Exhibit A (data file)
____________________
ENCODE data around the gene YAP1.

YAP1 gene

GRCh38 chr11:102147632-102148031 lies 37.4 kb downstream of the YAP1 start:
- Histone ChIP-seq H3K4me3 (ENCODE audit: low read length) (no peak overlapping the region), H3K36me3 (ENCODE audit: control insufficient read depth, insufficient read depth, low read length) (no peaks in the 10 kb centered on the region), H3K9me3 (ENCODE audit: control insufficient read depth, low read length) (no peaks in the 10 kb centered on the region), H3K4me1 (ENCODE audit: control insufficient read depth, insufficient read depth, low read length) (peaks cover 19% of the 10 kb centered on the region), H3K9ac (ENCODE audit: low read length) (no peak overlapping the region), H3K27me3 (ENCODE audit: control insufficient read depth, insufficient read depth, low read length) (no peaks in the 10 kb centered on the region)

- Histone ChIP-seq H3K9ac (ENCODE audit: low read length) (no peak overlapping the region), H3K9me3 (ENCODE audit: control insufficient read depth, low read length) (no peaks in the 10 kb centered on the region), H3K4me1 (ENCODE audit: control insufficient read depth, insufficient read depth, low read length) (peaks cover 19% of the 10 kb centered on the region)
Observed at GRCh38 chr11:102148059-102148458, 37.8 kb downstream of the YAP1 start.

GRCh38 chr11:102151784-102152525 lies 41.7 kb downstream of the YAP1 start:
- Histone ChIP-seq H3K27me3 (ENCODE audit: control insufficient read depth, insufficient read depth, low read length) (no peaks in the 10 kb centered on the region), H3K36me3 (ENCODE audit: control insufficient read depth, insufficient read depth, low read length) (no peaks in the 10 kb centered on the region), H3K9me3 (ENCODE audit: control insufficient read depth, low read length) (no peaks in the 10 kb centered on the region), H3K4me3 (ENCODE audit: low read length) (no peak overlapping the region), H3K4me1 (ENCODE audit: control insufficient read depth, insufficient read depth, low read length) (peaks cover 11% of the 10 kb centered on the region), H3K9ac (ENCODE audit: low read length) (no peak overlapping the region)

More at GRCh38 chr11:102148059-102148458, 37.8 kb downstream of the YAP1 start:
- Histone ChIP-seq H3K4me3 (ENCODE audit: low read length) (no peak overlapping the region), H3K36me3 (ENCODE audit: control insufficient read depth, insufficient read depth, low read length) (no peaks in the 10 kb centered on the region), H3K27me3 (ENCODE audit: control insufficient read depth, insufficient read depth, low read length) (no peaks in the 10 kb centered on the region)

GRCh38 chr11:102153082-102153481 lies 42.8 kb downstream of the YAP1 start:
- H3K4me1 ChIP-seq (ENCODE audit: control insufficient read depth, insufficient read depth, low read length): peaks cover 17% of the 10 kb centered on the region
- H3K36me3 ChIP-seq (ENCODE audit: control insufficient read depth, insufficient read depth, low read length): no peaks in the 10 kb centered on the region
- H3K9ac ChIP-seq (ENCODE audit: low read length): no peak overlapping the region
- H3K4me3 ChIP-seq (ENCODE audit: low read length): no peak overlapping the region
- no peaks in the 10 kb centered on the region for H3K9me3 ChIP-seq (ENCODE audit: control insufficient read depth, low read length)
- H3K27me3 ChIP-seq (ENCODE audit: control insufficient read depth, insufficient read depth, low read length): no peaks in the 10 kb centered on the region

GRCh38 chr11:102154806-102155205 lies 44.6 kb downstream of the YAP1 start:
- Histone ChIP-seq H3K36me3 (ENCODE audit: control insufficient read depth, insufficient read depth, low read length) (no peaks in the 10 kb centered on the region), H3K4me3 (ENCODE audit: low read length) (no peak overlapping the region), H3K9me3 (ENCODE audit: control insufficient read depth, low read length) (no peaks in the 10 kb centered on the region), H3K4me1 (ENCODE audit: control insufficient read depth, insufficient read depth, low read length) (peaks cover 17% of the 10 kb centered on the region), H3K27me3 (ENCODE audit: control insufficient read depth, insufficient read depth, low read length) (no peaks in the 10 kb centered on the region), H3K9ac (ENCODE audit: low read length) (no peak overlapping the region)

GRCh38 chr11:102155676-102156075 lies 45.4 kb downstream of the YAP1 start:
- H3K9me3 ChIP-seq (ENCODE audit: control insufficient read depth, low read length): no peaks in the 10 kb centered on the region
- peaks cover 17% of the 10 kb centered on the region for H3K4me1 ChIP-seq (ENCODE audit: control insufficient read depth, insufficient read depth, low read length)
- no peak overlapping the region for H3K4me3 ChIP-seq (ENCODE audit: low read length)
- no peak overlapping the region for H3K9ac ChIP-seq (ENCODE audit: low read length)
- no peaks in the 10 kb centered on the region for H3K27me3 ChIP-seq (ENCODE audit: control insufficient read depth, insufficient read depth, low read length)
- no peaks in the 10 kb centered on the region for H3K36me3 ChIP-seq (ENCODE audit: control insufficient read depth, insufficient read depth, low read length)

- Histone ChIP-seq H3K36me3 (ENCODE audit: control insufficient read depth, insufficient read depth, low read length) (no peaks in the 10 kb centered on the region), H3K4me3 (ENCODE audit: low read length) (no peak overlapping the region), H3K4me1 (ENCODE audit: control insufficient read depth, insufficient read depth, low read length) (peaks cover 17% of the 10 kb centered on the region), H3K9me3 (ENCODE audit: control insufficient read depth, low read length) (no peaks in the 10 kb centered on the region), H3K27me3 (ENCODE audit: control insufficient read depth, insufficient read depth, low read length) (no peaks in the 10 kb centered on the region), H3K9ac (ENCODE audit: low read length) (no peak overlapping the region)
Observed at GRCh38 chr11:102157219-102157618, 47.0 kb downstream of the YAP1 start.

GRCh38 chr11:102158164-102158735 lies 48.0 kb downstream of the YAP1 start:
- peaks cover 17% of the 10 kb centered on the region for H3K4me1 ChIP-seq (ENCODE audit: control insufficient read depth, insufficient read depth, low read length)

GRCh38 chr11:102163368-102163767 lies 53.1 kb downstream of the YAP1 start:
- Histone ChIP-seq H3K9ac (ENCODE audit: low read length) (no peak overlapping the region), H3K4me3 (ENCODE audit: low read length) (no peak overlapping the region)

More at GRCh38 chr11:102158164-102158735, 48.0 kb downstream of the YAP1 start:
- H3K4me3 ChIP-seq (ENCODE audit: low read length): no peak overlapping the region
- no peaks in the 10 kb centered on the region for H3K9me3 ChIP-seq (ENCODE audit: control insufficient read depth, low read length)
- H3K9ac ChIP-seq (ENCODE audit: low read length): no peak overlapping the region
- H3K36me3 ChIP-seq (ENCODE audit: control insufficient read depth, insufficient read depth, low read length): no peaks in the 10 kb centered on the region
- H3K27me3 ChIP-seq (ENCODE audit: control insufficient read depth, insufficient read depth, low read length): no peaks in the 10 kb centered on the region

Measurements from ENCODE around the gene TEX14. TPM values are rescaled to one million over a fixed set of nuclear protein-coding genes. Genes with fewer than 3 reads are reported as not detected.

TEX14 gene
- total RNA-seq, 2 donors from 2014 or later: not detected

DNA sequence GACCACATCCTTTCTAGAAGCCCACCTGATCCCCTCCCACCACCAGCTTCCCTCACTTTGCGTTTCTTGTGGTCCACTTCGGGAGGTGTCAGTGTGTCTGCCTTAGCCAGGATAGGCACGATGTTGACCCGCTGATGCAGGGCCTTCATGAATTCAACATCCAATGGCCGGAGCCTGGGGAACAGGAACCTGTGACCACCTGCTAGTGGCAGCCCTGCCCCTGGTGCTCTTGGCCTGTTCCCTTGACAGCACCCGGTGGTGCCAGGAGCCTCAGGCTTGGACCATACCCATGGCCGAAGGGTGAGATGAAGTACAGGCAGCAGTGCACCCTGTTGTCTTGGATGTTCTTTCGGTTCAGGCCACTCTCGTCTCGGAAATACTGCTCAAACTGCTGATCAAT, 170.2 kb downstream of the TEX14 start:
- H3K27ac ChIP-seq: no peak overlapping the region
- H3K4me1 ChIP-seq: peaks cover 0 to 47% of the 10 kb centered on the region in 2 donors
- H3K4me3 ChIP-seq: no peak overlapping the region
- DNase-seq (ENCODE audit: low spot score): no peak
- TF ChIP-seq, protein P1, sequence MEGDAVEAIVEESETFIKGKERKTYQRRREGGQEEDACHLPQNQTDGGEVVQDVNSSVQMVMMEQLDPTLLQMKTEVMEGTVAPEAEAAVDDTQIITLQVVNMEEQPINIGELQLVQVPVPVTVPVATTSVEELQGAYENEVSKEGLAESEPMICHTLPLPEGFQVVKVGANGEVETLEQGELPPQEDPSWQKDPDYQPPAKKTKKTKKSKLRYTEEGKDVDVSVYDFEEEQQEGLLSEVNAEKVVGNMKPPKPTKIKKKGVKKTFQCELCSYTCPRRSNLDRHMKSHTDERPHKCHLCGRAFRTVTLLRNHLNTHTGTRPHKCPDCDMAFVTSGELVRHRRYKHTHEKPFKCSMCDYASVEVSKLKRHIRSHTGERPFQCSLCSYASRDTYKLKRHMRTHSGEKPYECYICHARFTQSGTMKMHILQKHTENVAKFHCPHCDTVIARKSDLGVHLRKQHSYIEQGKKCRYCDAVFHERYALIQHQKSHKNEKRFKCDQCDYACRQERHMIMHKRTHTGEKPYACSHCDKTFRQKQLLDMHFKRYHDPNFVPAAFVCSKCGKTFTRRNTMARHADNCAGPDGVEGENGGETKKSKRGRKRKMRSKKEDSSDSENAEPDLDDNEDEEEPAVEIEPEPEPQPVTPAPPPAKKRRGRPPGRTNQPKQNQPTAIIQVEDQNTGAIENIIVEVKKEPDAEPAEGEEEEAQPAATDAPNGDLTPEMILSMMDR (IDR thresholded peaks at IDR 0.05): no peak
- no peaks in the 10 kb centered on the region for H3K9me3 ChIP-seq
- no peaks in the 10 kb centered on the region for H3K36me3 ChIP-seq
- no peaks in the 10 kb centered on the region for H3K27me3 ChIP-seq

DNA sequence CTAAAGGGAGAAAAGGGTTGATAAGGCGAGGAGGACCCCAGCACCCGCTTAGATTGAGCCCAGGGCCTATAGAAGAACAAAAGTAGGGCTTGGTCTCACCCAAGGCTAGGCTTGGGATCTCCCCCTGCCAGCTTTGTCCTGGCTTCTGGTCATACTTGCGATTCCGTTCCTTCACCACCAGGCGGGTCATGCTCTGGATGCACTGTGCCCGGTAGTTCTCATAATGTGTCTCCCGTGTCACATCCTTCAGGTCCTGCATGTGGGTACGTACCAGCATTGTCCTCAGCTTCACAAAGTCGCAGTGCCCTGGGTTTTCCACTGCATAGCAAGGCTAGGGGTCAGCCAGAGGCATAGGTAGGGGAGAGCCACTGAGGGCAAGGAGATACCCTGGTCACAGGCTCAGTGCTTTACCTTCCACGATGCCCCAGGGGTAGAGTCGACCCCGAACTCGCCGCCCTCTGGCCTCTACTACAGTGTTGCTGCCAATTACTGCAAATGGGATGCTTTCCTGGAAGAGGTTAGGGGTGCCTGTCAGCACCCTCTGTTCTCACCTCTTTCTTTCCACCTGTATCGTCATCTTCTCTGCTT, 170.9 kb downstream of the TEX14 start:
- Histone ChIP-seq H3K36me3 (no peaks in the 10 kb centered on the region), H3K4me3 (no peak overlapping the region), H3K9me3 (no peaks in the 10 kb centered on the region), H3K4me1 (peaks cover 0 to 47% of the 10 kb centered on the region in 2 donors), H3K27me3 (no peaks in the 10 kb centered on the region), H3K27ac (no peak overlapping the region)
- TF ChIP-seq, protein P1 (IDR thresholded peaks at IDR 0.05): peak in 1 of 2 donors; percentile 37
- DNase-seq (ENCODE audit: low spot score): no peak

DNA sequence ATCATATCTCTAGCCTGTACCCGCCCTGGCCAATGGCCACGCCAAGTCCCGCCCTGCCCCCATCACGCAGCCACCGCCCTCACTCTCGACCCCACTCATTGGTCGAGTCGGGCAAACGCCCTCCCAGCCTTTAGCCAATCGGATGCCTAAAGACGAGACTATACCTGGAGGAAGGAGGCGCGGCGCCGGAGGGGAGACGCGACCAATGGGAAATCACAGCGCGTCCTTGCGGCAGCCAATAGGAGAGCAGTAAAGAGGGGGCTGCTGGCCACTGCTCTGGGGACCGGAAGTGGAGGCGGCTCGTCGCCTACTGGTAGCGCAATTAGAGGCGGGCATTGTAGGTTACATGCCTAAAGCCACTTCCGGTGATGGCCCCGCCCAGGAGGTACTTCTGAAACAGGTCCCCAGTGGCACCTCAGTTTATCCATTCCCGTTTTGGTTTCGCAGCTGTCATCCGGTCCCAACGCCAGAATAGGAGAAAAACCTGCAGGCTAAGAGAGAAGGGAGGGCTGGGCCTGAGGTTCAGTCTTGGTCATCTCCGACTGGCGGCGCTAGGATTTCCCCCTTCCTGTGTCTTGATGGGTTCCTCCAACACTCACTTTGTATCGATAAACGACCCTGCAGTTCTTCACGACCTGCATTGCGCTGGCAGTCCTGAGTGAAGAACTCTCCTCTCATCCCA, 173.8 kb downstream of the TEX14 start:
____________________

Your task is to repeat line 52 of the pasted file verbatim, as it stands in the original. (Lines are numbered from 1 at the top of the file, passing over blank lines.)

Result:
- Histone ChIP-seq H3K36me3 (no peaks in the 10 kb centered on the region), H3K4me3 (no peak overlapping the region), H3K9me3 (no peaks in the 10 kb centered on the region), H3K4me1 (peaks cover 0 to 47% of the 10 kb centered on the region in 2 donors), H3K27me3 (no peaks in the 10 kb centered on the region), H3K27ac (no peak overlapping the region)